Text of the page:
The Differences Between Bankruptcy and a Part IX Debt Agreement

Spread the love

Bankruptcy and debt agreement

What is a Debt Agreement?

A debt agreement is a formal and legally binding contract between you and your creditors, which while not formally being a bankruptcy, does fall within the auspices of the Bankruptcy Act 1996. Under such an agreement, your creditors agree to accept from you an agreed amount of money, which you are in a position to be able to afford, over an agreed period of time in settlement of your debts. Once the amount agreed has been paid in full, anything further you may have owed your creditors which was contained in the agreement is gone, with no legal recourse to pursue you.

How Does it Work?

In a part 9 debt agreement, you work with a debt agreement administrator to prepare a proposal to your creditors, making an offer to pay a certain sum of money to them, in full payment of your debts, over an agreed amount of time. It may be that your income leaves you in a position where repaying everything you owe is just not possible. Through the debt agreement, you may only offer to pay a certain percentage of the overall debt. Even a reduced amount may be attractive to creditors, especially if they may well actually receive less if they push you into a formal bankruptcy. If a majority of the creditors accept your proposal, an agreement is entered into, which is legally binding on all parties, with each receiving the same percentage of money repaid.

What Debts Can Be Included?

Not everything can be included in a debt agreement, and you can still be liable for these even after everything else has been paid. A debt against a property is considered a secured debt and the creditor may force a sale to recover some or all of the loan, with any shortfall then possibly becoming part of a debt agreement. With unsecured debts such as credit cards, utility bills, overdrafts or unpaid rent, a debt agreement is generally possible, while unpaid fines to a court and child support is not. Neither are any additional debts you may accrue after the debt agreement proposal has been received.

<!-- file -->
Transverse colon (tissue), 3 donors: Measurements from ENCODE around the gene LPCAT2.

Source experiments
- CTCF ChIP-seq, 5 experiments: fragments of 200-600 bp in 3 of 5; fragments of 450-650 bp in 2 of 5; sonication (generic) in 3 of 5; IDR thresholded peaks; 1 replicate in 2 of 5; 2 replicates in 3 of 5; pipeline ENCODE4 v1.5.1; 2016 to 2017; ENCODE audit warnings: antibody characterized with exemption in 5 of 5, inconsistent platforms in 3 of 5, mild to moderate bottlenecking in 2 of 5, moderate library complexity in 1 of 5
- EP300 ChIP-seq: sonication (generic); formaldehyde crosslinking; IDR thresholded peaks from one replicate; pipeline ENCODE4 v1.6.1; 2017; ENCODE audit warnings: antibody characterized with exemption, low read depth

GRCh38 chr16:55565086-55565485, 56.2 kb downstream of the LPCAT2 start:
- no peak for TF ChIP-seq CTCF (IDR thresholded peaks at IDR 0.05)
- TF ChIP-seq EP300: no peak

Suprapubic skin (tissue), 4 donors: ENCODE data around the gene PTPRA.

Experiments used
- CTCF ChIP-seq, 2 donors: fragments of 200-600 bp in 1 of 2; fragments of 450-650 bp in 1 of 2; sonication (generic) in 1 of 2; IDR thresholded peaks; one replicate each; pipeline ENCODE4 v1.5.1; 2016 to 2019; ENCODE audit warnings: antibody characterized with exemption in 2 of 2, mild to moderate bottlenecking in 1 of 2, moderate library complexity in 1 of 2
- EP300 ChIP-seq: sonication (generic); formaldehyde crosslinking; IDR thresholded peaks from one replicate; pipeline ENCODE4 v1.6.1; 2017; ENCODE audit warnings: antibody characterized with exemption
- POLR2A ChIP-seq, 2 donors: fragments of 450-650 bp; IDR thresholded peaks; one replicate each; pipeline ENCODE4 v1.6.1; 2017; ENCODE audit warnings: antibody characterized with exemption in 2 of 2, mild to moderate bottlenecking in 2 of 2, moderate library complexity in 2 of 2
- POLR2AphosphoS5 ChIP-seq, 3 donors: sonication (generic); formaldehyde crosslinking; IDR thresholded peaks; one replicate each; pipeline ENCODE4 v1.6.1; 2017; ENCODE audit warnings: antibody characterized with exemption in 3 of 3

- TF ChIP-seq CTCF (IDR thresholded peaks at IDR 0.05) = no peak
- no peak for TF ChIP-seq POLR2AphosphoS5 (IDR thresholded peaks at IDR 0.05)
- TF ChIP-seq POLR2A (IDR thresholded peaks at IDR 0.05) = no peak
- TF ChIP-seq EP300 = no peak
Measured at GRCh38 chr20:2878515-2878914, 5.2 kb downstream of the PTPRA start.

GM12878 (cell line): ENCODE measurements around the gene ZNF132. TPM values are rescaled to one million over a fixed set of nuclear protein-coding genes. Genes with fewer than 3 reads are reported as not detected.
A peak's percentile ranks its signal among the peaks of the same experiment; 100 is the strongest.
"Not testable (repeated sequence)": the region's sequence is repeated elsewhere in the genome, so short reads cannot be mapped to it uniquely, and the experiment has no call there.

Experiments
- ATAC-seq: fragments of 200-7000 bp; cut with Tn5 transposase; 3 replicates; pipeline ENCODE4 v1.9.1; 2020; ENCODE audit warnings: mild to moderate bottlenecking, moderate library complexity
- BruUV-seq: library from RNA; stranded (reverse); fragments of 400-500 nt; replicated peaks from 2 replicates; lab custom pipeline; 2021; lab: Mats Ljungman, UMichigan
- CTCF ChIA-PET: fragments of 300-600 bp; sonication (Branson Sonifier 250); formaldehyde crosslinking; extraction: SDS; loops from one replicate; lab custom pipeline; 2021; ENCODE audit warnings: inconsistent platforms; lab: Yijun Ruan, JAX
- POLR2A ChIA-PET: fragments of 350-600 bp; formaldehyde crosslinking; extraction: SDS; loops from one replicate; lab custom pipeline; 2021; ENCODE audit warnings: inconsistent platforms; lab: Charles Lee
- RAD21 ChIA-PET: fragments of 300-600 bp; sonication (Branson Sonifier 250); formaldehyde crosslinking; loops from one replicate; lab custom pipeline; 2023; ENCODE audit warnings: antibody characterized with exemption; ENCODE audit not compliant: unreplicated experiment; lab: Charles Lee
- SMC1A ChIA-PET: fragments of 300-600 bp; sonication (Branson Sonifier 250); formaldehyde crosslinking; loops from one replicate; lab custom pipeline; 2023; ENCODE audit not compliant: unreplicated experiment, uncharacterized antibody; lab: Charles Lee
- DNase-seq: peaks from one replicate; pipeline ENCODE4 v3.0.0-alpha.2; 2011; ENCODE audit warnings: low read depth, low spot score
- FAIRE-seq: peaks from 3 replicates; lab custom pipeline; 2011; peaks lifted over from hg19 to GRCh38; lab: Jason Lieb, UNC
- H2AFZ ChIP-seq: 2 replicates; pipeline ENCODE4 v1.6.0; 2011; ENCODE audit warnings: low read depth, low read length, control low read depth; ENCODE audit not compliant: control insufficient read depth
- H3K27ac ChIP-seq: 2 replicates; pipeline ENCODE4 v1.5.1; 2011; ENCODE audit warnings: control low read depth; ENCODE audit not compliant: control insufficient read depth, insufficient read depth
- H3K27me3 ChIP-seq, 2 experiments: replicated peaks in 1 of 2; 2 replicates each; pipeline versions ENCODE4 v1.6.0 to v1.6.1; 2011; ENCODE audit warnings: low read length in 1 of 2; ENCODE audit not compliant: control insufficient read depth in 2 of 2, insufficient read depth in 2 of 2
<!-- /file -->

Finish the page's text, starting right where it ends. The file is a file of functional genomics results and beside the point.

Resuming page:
How Does Bankruptcy Work?

Bankruptcy is a legal process, which can release you from much of your accrued debt, whereby you are declared unable to pay your debts. You may enter it voluntarily through a debtor’s petition, or it may be forced upon you by a creditor. A trustee will be appointed to whom you must declare all of your assets and liabilities. The trustee will then be responsible for selling your assets, as permissible, to help repay some of your debt. You may be ordered to make compulsory additional payments if your income is above a certain level. Bankruptcy generally lasts for three years and a day, during which time you may be ineligible for certain types of employment, or be subjected to restrictions on obtaining any credit or even travel.

It is important to understand that entering into either bankruptcy or a Part 9 debt agreement is a very serious move and before deciding about either, it is essential to receive expert advice on your situation and listen to your options to deal permanently with that unmanageable debt.


Spread the love

Leave a Comment

This site uses Akismet to reduce spam. Learn how your comment data is processed.